To prevent these incidents, it’s best to impose a limit on the number of times buyers can incorrectly input their credit card numbers. Once they exceed that limit, they’ll be banned from making a transaction for a certain period. 

5. Require the Security Code

Here's how to prevent credit card fraud online

Credit cards come with a security code, usually, a three-digit number, printed at the back. For American Express, it’s a four-digit code placed on the front of the card. Unless the fraudster has the credit card on hand, they won’t be able to retrieve this code since it isn’t stored on the magnetic strip.

The code is called differently for every credit card. For instance, Visa refers to it as a CVV2 while MasterCard uses CVC2. Whatever credit card a business accepts, it’s best if their third-party payment platform requires this code to confirm transactions.

ALSO READ: 

6. Watch Out for Subtle Warning Signs about Credit Card Fraud

For online businesses today, it’s much better to be safe than sorry. These warning signs that a credit card fraud is about to take place will help you detect a fraudulent charge and dodge it before it happens:

  • Big-ticket orders with high resale value 
  • Multiple orders of the same items, especially if it’s unusual to order them in multiples 
  • “Rush” or overnight transactions 
  • Multiple transactions within the same day
  • Multiple transactions from a single IP address

Remain Vigilant to Avoid Credit Card Fraud

It’s especially important for online businesses to always be on the lookout for credit card fraud, especially when they’re not able to see the signs in person. With the tips and tricks listed above, you will increase your chances of preventing a cyberattack and protect your business from unnecessary losses.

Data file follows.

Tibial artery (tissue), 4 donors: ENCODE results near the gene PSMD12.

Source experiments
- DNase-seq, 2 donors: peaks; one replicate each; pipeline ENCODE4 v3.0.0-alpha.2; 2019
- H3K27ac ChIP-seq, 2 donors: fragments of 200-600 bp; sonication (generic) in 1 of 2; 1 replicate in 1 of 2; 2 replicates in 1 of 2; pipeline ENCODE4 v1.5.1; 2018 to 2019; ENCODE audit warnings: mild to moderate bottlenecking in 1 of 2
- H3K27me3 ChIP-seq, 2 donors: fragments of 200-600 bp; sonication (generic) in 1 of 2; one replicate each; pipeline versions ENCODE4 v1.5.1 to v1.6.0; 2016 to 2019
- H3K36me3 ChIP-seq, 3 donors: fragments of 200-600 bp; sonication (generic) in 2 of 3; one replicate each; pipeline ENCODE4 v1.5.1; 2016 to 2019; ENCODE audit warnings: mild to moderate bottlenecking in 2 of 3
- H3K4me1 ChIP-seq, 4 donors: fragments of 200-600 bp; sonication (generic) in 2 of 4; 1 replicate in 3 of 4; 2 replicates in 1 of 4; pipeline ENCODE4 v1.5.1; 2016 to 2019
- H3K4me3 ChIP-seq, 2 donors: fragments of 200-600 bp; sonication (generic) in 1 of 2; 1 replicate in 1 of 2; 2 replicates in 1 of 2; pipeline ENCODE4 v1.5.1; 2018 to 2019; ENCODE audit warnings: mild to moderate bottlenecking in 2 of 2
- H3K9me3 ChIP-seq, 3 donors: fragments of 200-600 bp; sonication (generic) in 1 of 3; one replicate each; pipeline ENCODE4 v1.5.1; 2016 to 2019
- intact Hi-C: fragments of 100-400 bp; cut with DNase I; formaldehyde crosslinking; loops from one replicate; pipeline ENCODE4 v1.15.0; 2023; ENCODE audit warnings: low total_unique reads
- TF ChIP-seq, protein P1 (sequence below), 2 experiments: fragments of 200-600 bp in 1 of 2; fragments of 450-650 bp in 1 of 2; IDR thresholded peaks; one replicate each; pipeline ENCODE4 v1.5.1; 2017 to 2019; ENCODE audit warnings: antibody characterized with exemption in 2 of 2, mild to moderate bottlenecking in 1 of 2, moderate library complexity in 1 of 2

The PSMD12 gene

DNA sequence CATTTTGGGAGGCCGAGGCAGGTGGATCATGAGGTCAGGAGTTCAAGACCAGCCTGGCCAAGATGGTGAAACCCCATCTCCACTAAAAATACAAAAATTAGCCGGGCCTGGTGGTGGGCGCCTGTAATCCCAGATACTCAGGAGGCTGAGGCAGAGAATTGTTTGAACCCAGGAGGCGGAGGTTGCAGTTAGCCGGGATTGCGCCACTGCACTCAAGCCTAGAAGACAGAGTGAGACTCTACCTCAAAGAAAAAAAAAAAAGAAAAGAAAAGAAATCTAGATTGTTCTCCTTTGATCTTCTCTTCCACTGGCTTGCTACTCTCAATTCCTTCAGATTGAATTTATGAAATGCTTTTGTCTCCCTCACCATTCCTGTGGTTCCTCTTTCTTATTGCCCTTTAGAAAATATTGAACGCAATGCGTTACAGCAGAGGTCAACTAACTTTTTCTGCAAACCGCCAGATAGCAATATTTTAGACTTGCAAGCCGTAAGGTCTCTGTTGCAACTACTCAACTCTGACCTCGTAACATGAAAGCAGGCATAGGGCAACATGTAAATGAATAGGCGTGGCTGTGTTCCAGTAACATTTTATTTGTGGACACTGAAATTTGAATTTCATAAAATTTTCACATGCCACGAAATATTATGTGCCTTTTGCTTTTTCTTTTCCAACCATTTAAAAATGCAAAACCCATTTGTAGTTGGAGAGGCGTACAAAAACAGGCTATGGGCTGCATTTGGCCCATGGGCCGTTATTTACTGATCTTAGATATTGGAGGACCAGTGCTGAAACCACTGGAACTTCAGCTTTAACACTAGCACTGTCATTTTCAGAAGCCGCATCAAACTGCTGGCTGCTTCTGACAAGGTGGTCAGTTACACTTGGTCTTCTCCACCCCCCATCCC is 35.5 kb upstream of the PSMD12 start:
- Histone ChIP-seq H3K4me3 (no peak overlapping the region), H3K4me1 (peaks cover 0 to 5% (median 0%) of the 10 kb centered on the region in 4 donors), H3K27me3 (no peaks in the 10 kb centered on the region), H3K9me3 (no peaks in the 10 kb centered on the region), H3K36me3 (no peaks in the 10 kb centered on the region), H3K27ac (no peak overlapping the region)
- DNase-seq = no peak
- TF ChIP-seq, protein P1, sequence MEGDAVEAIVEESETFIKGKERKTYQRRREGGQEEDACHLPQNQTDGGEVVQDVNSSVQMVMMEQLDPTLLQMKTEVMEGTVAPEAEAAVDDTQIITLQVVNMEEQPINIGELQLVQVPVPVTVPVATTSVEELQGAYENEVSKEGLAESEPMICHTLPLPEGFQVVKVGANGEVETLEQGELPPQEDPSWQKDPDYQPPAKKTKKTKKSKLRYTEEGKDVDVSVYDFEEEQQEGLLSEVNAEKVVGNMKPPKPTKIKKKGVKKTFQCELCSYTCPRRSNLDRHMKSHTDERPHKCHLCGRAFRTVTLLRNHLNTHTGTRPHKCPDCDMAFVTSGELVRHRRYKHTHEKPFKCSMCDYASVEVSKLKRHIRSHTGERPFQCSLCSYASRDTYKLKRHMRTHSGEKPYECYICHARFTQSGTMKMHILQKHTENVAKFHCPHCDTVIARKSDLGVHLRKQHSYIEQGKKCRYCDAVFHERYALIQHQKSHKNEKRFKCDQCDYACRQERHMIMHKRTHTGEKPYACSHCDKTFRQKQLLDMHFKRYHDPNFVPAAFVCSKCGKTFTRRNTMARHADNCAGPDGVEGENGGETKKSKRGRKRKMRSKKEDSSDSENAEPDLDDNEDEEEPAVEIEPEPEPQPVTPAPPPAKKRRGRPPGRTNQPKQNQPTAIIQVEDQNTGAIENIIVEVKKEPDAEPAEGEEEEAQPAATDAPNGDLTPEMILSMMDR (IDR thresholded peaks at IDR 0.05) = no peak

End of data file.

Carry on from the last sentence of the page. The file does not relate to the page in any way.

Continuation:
It’s easier today to protect your online store from cyberattacks than it used to be in the past.

(Visited 34 times, 34 visits today)
Emenike Emmanuel
I am a multiple Award-winning blogger, CEO of Entrepreneur Business Blog, Chief Evangelist of Ebusinessroom Ventures, Lead Coach of The Excellent Entrepreneurs' Network (TEEN) and Convenor of #NaijaSitUp. My business is to help you start, manage and grow a profitable and sustainable business using digital marketing strategies. I have been featured and mentioned on platforms like, BloggingTips, StarterStory, StatusBrew, Realty Times, Emerald TV, SmartBCamp, Blogging from Paradise, Write Worldwide, Enterprise Boom, Atang Magazine, etc. In 2019, my blog won the Best Digital Media Award from AB Afrikpreneur. When you want to hire a professional to handle your online marketing, I'm your go-to-expert you can speak to. In 2019, I won the Blogger of the Year from the Global Excellence in Marketing Awards, USA and my brainchild, EBB won the Best Digital Media Award at the AB Afrikpreneur Awards. You can connect with me on Facebook, Twitter, Instagram, Pinterest and LinkedIn with this handle, @EmenikeNg

You may also like

Comments are closed.

More in:Business

0 %